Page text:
Live video and the law – what you need to know

The popularity of live video on social media raises legal questions about copyright and privacy – laws that struggle to keep up with the pace of technological change.

Periscope and Meerkat led the march towards live video for all, with competing launches in 2015. The apps quickly captured a mass market – allowing users to stream live videos of whatever they were doing.

Legal problems quickly followed, when fans of Game of Thrones used Periscope to broadcast the opening episode of Game of Thrones Season 5. HBO issued a take-down order to Periscope and demanded that the app should contain better copyright protection.

The following May, illegal streams of the Floyd Mayweather, Jr. vs. Manny Pacquiao fight appeared online, annoying the promoters, who had sold the broadcast rights for $90m in a pay-per-view deal. Similar cases have been brought by the National Football League (NFL), Premier League and Taylor Swift.

Live video apps

Facebook Live video boosted the use of streaming

With the launch of Facebook live video in April 2016 (or August 2015, if you were a global celebrity), use of live video on social media has mushroomed.

Mark Zuckerberg uses Facebook Live to interview the astronauts on the international space station
Mark Zuckerberg promoted the feature by broadcasting a live interview with the astronauts on the International Space Station.
Alex Crawford of Sky News on Facebook Live
Sky News started using Facebook Live quickly – reporters like Alex Crawford give up-to-the-minute reports.

How can you use Facebook Live for your brand?

With a verified business page, you can broadcast live video to your audience. Stephen Waddington says the benefit of Facebook Live over Meerkat or Periscope is “primarily scale, there are 1.6 billion users on Facebook that will be able to access your live stream feed. You can broadcast into a page, group or personal profile. A day in the life of Buzzfeed’s social media editors attracted 100,000 viewers.”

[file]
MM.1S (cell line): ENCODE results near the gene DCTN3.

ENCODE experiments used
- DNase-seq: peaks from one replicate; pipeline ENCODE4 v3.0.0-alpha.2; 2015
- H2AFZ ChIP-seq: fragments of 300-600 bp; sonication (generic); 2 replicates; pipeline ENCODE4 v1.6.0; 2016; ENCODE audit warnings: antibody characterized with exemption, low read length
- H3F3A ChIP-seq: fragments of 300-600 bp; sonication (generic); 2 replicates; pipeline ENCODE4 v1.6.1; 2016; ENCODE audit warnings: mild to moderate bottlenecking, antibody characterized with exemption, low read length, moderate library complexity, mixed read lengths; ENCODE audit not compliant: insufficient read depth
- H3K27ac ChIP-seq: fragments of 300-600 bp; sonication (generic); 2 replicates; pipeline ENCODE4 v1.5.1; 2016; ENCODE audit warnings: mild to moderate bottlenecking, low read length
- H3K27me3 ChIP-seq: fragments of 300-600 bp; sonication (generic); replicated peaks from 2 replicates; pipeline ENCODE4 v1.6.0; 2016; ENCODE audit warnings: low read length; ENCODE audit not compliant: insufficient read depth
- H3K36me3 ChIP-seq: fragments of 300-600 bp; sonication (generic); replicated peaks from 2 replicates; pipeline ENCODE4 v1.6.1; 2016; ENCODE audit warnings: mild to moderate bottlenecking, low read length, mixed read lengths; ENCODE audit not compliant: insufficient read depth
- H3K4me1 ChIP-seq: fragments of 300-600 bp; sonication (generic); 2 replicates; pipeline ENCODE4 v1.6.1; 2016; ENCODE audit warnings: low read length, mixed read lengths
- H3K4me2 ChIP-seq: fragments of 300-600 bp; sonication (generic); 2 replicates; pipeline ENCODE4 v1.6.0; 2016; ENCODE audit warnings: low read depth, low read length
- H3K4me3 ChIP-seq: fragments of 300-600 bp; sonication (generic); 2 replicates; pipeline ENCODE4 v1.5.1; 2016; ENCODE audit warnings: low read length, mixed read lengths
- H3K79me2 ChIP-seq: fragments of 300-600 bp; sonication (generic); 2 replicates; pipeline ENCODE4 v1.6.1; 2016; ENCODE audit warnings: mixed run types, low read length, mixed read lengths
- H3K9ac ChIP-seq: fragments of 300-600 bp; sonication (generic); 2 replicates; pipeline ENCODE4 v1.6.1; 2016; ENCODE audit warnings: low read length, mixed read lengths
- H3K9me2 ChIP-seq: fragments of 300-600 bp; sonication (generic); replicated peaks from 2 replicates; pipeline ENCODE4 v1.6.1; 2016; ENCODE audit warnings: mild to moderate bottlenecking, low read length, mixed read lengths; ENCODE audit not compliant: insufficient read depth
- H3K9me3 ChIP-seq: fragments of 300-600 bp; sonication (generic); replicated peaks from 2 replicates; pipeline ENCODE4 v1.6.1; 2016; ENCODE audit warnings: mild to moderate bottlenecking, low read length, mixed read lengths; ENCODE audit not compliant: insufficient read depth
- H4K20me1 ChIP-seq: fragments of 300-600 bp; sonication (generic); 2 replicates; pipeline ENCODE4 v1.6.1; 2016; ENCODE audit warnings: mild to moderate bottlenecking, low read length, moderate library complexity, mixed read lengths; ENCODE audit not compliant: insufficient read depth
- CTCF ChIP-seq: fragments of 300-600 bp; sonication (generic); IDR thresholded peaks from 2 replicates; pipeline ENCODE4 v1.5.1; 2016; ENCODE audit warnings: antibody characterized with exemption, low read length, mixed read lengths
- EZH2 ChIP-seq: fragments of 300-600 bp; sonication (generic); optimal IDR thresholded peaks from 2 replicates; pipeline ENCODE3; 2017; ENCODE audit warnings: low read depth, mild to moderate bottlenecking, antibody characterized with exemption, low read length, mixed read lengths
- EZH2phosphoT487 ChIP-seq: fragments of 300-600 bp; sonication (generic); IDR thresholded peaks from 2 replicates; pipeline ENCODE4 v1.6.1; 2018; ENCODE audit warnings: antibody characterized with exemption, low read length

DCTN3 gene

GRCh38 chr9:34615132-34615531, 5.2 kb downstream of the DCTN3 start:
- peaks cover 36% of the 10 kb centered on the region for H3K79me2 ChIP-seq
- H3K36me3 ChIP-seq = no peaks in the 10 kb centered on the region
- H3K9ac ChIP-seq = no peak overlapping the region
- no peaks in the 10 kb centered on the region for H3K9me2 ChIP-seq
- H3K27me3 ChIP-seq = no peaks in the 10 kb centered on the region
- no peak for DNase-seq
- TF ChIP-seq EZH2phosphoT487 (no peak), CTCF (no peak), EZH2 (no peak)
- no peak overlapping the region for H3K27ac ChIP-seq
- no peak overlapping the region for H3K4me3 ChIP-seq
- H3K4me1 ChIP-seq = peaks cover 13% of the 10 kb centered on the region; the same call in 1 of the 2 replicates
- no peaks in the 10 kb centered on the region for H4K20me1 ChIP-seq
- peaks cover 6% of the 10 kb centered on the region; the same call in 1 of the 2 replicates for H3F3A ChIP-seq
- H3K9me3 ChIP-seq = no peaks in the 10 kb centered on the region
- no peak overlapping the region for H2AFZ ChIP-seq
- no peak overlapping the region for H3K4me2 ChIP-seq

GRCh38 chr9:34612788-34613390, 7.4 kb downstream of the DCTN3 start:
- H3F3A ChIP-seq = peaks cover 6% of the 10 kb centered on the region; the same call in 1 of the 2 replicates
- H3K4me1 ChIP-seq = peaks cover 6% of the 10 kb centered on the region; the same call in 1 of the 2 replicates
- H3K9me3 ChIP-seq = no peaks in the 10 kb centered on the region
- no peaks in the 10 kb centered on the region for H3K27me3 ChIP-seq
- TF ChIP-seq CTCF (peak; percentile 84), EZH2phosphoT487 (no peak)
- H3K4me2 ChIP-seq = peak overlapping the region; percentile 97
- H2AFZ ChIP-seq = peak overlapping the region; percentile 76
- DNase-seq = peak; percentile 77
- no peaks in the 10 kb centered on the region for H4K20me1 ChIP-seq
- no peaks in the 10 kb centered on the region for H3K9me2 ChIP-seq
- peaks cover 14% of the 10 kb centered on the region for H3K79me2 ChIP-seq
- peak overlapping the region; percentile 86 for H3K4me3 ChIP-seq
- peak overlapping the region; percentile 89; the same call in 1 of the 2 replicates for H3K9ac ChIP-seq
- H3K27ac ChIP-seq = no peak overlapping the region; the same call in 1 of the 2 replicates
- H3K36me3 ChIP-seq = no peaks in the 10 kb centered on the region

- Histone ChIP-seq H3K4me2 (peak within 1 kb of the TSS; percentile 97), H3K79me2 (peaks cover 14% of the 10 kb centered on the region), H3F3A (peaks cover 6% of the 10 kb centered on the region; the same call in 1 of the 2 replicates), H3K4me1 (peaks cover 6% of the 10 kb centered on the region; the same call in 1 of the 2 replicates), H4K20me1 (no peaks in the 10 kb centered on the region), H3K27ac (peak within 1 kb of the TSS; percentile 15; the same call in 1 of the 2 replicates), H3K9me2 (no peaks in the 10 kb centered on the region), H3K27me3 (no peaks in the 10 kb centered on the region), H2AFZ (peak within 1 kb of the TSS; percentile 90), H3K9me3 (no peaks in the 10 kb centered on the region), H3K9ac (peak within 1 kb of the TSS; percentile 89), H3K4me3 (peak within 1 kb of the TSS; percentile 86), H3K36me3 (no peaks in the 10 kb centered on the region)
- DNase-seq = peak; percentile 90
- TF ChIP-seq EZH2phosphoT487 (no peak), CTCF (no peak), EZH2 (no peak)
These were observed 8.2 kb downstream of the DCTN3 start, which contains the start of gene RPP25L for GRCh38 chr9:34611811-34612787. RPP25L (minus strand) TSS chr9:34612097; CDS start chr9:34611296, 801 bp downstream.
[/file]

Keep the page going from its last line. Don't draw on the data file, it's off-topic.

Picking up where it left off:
Forbes contributor John Rampton offers 10 tips for making a successful Facebook Live video:

  1. Plan and rehearse ahead
  2. Get the technical details down
  3. Have a contingency plan for the unexpected
  4. Focus on the audience and what they want to see
  5. Mix it up
  6. Create a conversation
  7. Think for mobile viewers
  8. Pay attention to the stats Facebook gives you
  9. Edit the final version
  10. Turn your stream into a video ad or embed into a blog post.

John mentioned stats at point 8. Facebook offers live statistics during a broadcast, so you can see how many people are watching.

Facebook Live metrics

Also, within Facebook, users can access a live interactive map of video streams from around the world.

YouTube also allows live streaming

YouTube’s support section explains how to enable your YouTube account for live streaming. Once you have done this, you have two options – either start streaming an event immediately, or schedule an event for later. The latter option gives you more control over privacy and other settings.

YouTube’s Live channel features a number of these, including live Google Hangouts On Air.

YouTube Live
YouTube Live includes videos from animal channels.

But, what do brands need to know about the law?

Live streaming of video creates a few challenges – for brands that do not take care.


In the UK, privacy laws typically don’t protect people in public. If you are filming on the street and someone walks into your shot, they have no general right to stop you filming. However, there is a ‘right of publicity’ law which means you cannot use a person’s image for commercial gain without their permission.

This is particularly pertinent with famous people. If you film a celebrity eating in your restaurant and you post that video, you could get into trouble with the celebrity. Actress Katherine Heigl sued pharmacy chain Duane Reade after it tweeted a picture of her in a Duane Reade shop.